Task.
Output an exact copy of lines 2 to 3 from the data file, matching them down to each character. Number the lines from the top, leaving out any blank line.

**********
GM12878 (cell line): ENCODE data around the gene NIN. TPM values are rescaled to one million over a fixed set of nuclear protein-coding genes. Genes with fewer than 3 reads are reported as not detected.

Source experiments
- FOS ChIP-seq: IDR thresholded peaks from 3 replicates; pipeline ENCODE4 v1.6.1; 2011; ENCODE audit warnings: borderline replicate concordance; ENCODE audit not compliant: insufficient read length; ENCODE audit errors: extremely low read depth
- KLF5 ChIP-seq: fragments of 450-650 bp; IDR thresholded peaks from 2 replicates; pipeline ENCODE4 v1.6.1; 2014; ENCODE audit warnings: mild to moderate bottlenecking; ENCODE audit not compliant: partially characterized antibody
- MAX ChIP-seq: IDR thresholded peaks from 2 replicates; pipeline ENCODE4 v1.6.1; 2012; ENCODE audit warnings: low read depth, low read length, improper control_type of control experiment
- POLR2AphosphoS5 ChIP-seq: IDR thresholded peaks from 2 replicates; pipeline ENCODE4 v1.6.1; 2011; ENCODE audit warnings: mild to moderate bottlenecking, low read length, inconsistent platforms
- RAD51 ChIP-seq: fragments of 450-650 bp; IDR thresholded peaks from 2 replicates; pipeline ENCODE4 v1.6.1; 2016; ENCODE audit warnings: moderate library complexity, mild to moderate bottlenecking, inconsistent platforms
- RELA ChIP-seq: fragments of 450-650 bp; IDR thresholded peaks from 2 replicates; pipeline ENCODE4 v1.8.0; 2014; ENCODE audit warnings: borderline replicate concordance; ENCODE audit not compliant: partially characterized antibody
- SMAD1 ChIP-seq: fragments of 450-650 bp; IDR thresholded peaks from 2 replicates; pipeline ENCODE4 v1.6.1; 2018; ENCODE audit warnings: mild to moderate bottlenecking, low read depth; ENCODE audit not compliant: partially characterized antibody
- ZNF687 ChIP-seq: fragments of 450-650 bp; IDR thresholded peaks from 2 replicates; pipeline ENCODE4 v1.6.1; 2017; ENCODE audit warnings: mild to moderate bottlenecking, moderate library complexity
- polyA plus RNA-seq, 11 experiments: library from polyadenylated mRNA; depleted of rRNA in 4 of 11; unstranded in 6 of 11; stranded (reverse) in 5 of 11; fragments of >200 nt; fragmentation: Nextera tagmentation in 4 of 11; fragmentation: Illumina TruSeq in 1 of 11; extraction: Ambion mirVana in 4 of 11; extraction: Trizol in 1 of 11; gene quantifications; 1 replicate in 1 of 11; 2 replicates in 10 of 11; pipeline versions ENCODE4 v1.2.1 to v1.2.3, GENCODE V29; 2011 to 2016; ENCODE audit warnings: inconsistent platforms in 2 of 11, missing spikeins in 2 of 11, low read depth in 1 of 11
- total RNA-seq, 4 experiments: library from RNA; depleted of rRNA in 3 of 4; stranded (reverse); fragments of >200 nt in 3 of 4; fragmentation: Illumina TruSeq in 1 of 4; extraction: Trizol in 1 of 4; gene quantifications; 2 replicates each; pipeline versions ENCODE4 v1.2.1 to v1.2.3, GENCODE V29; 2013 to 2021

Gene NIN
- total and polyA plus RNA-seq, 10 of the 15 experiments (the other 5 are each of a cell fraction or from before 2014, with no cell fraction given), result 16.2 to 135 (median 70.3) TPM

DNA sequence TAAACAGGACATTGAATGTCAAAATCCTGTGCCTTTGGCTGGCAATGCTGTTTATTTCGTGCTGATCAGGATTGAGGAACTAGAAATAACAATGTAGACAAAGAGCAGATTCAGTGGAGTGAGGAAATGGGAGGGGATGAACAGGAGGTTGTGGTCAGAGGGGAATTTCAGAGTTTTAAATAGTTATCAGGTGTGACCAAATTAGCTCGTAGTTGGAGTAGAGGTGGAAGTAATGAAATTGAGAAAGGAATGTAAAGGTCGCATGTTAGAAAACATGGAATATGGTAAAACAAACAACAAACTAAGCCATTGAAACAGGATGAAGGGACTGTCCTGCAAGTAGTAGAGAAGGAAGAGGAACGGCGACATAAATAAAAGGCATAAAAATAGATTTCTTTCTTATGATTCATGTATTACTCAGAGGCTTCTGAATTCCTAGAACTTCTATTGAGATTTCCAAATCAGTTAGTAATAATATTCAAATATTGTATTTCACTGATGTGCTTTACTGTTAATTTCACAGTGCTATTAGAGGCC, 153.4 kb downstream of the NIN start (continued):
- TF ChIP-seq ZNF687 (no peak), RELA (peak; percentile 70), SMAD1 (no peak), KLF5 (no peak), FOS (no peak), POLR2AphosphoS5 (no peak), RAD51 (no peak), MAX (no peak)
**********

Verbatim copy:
Source experiments
- FOS ChIP-seq: IDR thresholded peaks from 3 replicates; pipeline ENCODE4 v1.6.1; 2011; ENCODE audit warnings: borderline replicate concordance; ENCODE audit not compliant: insufficient read length; ENCODE audit errors: extremely low read depth